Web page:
The State of Care in General Practice 2014 to 2017 recently published by the CQC makes for interesting and informative reading, especially as it is likely most readers will have undergone at least one CQC inspection by now and will be able to identify with – and make use of – a lot of the content.
By way of an introduction, the foreword by Professor Sir Steve Field tells us 7,365 practices were inspected and given a first rating after registration in October 2014. General practice has received among the highest ratings of all the sectors the CQC regulates. As of 16 May 2017, 9 out of 10 practices rated as good or outstanding. This may emerge as something of a surprise to many working in general practice in light of all the challenges we face – not least the ever-widening gap between the demands of a growing population living longer with complex medical needs and the capacity of general practice to meet those needs.
Patient Care in New and Innovative Ways
The report shares information from inspections where practices were found to be delivering patient care in new and innovative ways that benefit patients. As well as the wider community in some cases – to encourage others to learn, take inspiration or simply adapt what is relevant to help them improve. The practices found to be providing the highest quality of care generally were those that proactively engage with patients to identify local needs and use their understanding to create a strategy for providing services that respond effectively – and sometimes innovatively – to meet these needs. Practices that demonstrate strong leadership with good skill mix; have good external relationships and partnership working arrangements and those sharing learning with others in the wider health and care community.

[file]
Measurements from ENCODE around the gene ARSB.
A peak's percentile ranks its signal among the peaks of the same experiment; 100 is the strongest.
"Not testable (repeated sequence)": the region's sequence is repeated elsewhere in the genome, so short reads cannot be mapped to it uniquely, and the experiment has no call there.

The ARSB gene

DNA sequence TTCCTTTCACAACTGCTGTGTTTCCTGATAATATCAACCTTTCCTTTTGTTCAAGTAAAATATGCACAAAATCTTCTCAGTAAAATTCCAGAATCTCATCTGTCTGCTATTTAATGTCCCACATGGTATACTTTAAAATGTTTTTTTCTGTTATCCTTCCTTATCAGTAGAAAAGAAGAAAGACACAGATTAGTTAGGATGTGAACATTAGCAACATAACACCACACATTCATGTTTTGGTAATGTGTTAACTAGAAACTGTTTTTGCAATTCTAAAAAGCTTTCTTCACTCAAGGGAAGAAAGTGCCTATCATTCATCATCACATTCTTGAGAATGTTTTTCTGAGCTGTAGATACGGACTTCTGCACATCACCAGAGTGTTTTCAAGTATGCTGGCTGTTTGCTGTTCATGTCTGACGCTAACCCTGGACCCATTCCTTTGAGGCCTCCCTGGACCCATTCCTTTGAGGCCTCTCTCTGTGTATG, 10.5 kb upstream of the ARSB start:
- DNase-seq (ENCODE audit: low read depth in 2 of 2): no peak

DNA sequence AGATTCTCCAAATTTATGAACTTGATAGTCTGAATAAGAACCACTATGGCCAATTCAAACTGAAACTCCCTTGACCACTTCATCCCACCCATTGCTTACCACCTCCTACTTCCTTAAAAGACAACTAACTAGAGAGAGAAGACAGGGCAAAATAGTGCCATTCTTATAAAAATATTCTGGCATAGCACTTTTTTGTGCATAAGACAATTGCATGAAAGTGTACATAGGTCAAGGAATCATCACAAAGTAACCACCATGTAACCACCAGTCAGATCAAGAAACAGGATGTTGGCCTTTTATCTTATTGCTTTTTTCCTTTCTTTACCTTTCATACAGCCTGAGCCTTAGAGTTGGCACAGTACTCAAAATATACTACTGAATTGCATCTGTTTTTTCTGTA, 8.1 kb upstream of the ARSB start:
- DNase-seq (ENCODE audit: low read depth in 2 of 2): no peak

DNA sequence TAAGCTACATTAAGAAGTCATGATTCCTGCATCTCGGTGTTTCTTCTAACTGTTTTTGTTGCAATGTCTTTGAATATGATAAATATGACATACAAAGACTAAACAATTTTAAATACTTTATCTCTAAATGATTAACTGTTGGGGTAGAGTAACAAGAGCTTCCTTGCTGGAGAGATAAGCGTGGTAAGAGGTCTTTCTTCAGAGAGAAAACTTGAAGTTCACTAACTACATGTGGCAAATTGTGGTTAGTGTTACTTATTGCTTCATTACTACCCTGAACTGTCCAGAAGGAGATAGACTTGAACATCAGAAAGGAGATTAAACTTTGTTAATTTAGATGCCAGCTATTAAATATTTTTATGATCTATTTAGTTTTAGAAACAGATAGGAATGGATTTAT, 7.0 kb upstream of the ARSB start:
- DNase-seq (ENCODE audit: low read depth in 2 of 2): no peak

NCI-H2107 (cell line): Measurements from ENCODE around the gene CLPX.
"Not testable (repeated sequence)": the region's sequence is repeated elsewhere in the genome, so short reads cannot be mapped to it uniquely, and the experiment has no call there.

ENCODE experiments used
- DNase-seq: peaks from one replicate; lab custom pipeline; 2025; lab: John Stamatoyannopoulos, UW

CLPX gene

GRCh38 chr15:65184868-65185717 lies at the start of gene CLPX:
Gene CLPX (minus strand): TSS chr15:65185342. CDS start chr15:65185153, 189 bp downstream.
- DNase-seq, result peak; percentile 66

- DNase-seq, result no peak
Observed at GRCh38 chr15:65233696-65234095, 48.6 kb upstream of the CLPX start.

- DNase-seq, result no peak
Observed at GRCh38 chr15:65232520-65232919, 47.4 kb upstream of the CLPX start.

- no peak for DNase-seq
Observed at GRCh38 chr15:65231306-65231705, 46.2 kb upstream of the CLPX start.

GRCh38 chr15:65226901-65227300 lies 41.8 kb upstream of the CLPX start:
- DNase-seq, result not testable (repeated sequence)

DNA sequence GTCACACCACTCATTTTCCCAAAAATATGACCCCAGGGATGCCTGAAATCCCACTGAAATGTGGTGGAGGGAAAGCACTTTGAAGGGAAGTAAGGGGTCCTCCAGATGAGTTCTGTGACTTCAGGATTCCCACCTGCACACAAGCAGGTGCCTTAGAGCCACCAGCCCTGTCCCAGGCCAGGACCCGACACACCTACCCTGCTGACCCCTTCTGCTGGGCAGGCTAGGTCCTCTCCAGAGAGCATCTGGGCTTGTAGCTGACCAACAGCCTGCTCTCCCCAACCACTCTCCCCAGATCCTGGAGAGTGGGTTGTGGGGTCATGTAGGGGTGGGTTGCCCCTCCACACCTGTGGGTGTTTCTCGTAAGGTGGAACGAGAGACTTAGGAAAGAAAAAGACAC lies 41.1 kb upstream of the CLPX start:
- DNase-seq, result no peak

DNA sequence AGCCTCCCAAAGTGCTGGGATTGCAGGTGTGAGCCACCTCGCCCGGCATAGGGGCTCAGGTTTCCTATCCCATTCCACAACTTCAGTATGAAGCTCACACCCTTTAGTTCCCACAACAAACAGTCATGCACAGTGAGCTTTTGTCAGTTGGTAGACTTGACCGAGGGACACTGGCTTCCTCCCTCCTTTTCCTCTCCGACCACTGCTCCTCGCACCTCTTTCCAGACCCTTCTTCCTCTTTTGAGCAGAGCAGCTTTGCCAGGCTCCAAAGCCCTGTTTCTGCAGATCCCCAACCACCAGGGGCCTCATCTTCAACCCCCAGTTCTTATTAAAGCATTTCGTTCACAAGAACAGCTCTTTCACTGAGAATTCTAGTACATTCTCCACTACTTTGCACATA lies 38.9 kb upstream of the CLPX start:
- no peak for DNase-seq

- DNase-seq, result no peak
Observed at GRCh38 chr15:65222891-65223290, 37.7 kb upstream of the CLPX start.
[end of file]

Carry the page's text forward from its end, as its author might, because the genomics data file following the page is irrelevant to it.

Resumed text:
At initial inspection 17% of all practices were found to be unsatisfactory: 13% were rated as requires improvement and a 4% as inadequate with action taken to protect the public where necessary and follow-up re-inspection of improvement(s) required. A few cases were so serious and patients were considered to be at such risk that the provider’s registration was cancelled using the ultimate power accorded to the CQC.
Professor Field reports that practices being open and willing to learn makes them more easily able to respond quickly to the issues identified in the CQC inspection reports and make quality improvements. Many practices are reported to have told the CQC their inspection provided valuable feedback on what they were doing well and where they needed to improve which resulted in them taking action on inspection findings and so improving the care they provide: as demonstrated by the percentage of practices originally rated as requires improvement or inadequate that improved their ratings following re-inspection.
Improvements Still Needed
The good news figure of 9 out of 10 practices rated as good or outstanding in May of this year also demonstrated one in every 10 practices was neither good nor outstanding and so needed to improve.
However, even with targeted input, some practices have been unable to sustain improvements. This supports the view put forward by the Chief Inspector in his foreword that good and outstanding GP practices can act as the driving force for service changes and more integrated care in their local area. Therefore, the CQC is completely behind the pledges made by NHS England in the General Practice Forward View to increase funding for general practice, improve leadership, increase the frontline workforce and skill mix and invest in infrastructure.
State of Care in General Practice – Next Phase
The findings of CQC’s first programme of inspections will serve as the baseline for the quality of general practice. It will be reflected in their awaited Next Phase of regulation.
The aim of the Next Phase will be a greater focus on outcomes for patients; understanding where the quality of care is changing; sharing what they know about what works well, together with the remaining challenges for general practice; while working collaboratively with commissioners and other stakeholders to reduce duplication of what the CQC asks of general practice and form a shared view of quality.